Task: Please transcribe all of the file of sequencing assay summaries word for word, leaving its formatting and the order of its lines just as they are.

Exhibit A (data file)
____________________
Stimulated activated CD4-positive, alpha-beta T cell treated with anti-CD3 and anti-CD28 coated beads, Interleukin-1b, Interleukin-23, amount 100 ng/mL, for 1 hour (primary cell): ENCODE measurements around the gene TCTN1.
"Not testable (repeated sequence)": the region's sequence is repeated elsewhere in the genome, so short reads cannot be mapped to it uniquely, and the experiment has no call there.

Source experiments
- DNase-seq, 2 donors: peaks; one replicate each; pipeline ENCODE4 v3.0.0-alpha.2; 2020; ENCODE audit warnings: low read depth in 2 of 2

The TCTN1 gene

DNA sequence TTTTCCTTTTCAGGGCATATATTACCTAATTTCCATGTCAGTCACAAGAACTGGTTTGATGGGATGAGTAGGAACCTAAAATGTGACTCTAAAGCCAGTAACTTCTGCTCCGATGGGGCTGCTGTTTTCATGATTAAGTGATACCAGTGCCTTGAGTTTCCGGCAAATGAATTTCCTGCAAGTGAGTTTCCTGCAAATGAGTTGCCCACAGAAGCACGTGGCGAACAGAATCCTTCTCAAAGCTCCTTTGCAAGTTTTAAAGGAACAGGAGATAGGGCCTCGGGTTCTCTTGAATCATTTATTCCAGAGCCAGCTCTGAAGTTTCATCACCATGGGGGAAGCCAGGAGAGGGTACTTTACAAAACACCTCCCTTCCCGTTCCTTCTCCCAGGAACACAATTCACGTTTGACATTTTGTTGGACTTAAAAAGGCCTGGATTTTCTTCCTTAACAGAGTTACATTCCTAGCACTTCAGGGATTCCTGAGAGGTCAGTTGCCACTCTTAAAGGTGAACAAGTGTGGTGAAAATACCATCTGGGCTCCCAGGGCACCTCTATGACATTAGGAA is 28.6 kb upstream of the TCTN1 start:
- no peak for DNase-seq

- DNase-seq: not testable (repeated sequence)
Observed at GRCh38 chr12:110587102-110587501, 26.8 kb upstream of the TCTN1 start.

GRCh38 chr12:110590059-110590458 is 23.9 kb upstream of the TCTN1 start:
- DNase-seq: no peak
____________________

Stimulated activated CD4-positive, alpha-beta T cell treated with anti-CD3 and anti-CD28 coated beads, Interleukin-1b, Interleukin-23, amount 100 ng/mL, for 1 hour (primary cell): ENCODE measurements around the gene TCTN1.
"Not testable (repeated sequence)": the region's sequence is repeated elsewhere in the genome, so short reads cannot be mapped to it uniquely, and the experiment has no call there.

Source experiments
- DNase-seq, 2 donors: peaks; one replicate each; pipeline ENCODE4 v3.0.0-alpha.2; 2020; ENCODE audit warnings: low read depth in 2 of 2

The TCTN1 gene

DNA sequence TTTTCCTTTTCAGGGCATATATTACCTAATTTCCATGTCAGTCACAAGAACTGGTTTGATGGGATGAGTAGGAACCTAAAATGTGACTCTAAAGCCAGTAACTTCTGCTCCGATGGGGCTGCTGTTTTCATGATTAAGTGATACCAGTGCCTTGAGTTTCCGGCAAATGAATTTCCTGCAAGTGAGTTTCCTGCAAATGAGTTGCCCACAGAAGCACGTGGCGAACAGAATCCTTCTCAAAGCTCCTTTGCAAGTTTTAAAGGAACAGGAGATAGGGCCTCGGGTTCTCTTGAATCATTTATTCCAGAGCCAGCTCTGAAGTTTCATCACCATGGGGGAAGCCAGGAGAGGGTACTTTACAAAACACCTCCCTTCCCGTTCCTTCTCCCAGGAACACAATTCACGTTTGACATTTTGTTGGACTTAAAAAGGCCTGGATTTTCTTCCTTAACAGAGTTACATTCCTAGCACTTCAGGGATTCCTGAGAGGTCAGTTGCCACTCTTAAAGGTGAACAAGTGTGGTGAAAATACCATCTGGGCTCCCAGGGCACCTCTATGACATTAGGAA is 28.6 kb upstream of the TCTN1 start:
- no peak for DNase-seq

- DNase-seq: not testable (repeated sequence)
Observed at GRCh38 chr12:110587102-110587501, 26.8 kb upstream of the TCTN1 start.

GRCh38 chr12:110590059-110590458 is 23.9 kb upstream of the TCTN1 start:
- DNase-seq: no peak